Denver cracks down on “legal” pot businesses

 

Voters made the sale and use of marijuana legal in the state of Colorado several years ago, but that doesn’t mean there weren’t restrictions on what is still a Schedule 1 narcotic in many other states.

Recently, Denver police shuttered 26 marijuana businesses they consider to be “operating illegally.” In addition to the business closures, at least 12 people have been arrested in connection with the raids. The arrests and police action came after a year-long investigation which found that the people arrested, and potentially others, were illegally possessing and distributing marijuana.

Details as to why the businesses were forcibly closed and these individuals arrested are sketchy at this point. Some have said the businesses themselves are legal, but some activities by the owners were not. Officials have gone on record to say why, specifically, the businesses have been suspended, though they have said they are only closed pending investigation to find out “what’s going on.”

That’s a question many people are asking at this point. What laws have been broken, and how were they broken? If the businesses are legal, what did they do that was not? One thing that was clear is that it was the city of Denver that issued the closures and made the arrests, not federal authorities.

In the recent past, federal authorities enforcing the nationwide ban on marijuana have run up against conflicts with local authorities in cities and states where certain forms of possession and distribution are legal.

Worse, due to the proliferation of misinformation and rumor, many consumers are unaware of just what that law says. While it’s the responsibility of every citizen to know and understand the law, it’s difficult to do so when rules change dramatically with jurisdiction. And it’s not helpful when the top law enforcement agent in the land, US Attorney General Jeff Sessions, is a strong opponent of marijuana legalization who believes the federal government should be cracking down on states that have legalized pot.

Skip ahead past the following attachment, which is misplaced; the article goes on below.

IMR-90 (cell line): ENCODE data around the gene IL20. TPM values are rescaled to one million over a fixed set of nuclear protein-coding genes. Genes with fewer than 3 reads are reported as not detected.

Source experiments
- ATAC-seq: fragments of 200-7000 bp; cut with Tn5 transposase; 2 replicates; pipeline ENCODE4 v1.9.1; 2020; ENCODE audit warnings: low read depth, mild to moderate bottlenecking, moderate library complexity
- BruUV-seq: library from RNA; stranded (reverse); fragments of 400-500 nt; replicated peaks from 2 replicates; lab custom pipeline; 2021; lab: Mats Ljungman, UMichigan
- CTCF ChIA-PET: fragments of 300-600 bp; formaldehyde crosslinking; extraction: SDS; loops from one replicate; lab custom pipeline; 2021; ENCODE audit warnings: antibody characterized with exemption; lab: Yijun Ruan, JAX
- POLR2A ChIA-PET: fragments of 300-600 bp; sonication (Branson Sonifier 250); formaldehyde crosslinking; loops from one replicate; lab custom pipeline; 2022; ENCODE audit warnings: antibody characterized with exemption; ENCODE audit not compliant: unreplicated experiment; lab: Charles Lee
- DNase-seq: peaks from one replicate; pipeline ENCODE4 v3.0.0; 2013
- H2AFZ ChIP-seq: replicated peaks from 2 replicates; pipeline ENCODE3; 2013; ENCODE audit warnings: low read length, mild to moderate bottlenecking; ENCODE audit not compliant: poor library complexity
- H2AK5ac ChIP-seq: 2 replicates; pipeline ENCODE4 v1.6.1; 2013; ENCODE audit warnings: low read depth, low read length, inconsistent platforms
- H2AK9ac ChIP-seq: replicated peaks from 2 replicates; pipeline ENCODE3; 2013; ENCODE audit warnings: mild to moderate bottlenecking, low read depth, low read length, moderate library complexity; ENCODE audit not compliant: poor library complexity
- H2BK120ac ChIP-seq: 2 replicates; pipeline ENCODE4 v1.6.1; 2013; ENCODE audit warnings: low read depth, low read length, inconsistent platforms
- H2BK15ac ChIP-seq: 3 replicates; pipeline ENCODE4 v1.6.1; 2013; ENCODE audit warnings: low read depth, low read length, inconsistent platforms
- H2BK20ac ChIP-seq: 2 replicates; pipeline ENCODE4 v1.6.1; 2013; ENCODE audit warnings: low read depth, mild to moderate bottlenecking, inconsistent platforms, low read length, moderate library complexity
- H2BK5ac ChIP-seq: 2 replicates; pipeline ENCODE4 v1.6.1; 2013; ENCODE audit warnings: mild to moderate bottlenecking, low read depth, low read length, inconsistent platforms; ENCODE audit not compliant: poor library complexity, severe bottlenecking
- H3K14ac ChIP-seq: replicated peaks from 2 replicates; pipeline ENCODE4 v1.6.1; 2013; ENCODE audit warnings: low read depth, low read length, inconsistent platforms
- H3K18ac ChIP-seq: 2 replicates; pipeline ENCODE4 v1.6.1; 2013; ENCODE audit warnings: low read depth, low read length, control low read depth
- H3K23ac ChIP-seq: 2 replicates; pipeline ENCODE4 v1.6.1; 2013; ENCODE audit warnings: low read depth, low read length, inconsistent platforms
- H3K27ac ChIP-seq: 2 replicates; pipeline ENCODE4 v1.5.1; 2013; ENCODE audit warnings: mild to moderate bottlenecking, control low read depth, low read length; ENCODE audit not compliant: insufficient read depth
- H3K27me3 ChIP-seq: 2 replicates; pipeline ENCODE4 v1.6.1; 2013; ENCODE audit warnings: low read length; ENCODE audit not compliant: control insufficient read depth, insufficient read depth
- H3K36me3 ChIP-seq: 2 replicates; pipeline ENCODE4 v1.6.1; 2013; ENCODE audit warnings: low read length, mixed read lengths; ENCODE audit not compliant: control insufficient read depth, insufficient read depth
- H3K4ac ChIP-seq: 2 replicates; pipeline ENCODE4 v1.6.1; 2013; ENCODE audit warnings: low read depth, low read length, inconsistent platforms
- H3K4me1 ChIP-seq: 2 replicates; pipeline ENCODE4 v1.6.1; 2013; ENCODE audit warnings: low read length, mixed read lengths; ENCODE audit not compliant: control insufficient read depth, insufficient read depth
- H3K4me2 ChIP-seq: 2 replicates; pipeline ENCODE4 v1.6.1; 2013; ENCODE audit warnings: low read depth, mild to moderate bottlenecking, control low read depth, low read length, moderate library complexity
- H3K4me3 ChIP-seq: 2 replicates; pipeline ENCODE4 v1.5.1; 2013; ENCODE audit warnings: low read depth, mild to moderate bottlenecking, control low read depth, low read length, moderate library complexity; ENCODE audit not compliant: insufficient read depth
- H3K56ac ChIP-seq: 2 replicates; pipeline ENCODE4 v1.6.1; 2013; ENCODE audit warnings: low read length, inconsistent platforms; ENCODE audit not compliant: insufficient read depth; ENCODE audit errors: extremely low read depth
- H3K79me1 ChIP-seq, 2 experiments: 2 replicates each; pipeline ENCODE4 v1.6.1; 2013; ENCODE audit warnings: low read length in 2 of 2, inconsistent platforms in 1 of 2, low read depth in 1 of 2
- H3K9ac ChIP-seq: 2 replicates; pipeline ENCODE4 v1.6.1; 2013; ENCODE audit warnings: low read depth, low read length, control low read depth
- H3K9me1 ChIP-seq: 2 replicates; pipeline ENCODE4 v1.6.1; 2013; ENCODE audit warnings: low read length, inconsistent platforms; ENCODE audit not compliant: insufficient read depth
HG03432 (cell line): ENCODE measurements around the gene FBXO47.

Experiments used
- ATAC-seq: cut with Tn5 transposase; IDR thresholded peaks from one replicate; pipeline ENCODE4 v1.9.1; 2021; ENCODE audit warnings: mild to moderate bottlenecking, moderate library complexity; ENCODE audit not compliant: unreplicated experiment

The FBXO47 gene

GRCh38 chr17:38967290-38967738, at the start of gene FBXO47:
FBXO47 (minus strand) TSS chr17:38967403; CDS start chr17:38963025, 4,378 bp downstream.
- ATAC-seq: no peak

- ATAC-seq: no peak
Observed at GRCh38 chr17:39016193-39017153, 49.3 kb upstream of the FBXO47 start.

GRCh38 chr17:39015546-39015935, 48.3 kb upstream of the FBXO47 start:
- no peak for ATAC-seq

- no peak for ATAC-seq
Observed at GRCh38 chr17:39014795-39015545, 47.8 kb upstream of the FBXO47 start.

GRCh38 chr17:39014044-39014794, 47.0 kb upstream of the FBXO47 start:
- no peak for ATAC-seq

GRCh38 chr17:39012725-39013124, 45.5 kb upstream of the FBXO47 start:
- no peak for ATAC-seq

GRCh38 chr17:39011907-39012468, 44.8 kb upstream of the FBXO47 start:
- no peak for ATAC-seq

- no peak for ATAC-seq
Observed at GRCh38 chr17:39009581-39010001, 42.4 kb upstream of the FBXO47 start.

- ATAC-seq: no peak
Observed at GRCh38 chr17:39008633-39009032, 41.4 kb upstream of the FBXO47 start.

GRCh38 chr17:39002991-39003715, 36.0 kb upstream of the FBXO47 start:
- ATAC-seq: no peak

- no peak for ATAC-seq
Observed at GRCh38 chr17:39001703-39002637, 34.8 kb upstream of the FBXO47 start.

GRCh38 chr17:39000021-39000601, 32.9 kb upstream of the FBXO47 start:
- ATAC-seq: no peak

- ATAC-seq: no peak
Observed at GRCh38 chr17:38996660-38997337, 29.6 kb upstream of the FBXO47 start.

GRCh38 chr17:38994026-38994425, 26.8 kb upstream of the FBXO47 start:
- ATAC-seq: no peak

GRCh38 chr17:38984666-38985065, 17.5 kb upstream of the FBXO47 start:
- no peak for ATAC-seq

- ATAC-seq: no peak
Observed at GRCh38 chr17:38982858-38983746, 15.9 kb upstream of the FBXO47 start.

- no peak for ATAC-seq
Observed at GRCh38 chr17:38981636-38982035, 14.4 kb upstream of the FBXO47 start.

All of these conflicting rules, laws, and opinions translate to frustration and confusion for consumers and businesses alike as they attempt to navigate this emerging market of legal marijuana.

This is yet another example of how better communication could help everyone involved in the situation. Authorities need to communicate with businesses and consumers, while consumers and businesses make sure the information they distribute is accurate and up to date.

Considering the current shifting cultural opinion of legalized pot, that communication is fraught with potential potholes and proverbial landmines. Our recommendation? Tread lightly, and hire professionals to help you craft your message

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